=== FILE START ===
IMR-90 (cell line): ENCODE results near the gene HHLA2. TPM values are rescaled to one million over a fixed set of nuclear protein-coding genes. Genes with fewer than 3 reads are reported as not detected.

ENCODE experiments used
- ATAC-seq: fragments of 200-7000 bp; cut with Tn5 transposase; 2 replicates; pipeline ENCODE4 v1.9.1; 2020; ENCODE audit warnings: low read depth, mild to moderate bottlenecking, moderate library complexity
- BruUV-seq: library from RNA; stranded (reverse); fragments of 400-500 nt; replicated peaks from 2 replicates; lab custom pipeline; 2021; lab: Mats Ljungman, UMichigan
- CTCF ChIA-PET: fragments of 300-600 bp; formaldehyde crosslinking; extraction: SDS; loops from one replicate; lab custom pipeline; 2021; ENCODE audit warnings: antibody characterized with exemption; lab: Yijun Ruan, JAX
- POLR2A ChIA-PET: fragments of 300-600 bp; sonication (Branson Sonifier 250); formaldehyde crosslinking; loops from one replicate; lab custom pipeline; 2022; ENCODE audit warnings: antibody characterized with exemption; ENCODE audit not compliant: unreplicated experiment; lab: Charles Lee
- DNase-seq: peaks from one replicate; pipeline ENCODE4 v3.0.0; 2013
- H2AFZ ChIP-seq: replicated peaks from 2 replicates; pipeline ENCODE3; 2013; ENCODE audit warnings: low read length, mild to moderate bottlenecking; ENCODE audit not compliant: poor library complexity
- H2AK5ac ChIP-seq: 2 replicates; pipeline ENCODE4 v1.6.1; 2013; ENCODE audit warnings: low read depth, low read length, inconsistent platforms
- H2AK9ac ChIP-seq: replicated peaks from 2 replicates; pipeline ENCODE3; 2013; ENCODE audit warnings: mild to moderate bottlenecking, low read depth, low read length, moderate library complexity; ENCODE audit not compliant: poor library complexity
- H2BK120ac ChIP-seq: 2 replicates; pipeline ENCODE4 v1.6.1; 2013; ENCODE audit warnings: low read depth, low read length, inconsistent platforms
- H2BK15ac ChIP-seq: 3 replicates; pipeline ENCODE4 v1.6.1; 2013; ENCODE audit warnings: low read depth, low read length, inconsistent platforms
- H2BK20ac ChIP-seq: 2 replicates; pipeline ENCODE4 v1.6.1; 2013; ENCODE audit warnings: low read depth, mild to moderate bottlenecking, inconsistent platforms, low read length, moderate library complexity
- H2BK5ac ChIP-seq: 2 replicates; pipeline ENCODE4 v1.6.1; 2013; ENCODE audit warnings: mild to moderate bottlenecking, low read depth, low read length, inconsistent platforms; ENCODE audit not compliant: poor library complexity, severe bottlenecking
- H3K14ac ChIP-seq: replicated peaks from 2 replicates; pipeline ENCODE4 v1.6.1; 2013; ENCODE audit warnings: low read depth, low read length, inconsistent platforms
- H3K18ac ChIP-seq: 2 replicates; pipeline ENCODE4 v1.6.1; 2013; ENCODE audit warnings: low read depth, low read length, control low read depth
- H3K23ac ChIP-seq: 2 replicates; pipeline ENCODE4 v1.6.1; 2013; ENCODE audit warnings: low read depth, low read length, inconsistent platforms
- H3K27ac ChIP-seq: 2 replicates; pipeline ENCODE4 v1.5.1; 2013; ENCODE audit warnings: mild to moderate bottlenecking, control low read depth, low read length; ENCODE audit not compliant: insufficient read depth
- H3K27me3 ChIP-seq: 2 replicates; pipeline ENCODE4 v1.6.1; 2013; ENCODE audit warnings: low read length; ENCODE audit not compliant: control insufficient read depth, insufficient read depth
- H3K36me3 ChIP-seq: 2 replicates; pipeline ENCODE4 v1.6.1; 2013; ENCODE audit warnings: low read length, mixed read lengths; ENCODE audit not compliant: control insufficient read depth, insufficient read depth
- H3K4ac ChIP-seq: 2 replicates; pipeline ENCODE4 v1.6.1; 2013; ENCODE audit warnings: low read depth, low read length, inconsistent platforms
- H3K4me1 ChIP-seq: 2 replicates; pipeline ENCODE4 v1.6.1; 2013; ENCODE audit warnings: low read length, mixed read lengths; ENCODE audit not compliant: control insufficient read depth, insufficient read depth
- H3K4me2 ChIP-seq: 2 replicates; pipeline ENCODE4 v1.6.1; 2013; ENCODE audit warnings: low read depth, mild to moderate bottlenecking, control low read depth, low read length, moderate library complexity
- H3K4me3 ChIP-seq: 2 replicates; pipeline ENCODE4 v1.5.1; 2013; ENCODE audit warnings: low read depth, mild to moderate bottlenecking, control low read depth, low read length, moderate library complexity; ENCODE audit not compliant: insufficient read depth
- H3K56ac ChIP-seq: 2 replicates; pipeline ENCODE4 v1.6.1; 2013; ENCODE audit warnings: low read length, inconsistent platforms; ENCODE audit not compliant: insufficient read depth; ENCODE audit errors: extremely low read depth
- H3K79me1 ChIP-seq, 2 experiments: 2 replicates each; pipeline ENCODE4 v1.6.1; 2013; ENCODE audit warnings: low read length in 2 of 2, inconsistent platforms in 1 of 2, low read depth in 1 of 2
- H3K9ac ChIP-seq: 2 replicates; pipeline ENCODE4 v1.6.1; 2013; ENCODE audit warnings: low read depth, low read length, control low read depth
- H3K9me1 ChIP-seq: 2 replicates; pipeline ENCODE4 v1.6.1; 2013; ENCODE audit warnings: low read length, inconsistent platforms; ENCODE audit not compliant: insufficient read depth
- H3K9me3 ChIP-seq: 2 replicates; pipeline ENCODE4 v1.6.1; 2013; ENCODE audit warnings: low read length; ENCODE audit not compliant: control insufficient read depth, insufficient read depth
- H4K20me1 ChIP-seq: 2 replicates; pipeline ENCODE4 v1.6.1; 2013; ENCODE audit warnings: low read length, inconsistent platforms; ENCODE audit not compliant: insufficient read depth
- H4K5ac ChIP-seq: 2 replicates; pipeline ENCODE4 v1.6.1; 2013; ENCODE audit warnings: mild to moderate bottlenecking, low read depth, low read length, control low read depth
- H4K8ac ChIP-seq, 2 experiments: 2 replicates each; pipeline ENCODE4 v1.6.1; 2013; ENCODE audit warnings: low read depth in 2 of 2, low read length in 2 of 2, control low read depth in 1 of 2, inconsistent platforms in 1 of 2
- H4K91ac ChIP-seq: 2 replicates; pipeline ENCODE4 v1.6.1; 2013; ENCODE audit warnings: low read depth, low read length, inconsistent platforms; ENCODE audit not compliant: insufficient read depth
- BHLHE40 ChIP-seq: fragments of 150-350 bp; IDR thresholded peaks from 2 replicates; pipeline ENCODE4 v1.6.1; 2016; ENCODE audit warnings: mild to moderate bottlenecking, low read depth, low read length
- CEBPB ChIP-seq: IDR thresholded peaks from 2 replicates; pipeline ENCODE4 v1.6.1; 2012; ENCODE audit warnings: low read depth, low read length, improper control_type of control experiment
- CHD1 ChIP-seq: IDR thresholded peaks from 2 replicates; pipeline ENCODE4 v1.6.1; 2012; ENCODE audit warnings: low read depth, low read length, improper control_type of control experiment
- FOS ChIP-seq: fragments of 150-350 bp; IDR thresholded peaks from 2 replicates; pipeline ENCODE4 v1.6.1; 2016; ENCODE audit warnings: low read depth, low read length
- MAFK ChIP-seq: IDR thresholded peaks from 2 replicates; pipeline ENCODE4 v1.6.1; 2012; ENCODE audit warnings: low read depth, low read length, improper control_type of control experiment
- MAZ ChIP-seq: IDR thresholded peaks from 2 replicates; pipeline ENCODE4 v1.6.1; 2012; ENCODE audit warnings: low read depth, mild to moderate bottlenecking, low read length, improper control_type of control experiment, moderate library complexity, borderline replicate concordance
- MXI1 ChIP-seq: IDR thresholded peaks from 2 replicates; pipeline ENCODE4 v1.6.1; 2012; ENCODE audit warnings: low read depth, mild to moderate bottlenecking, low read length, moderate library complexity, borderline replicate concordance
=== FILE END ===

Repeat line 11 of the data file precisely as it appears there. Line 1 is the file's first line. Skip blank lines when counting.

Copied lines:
- H2BK120ac ChIP-seq: 2 replicates; pipeline ENCODE4 v1.6.1; 2013; ENCODE audit warnings: low read depth, low read length, inconsistent platforms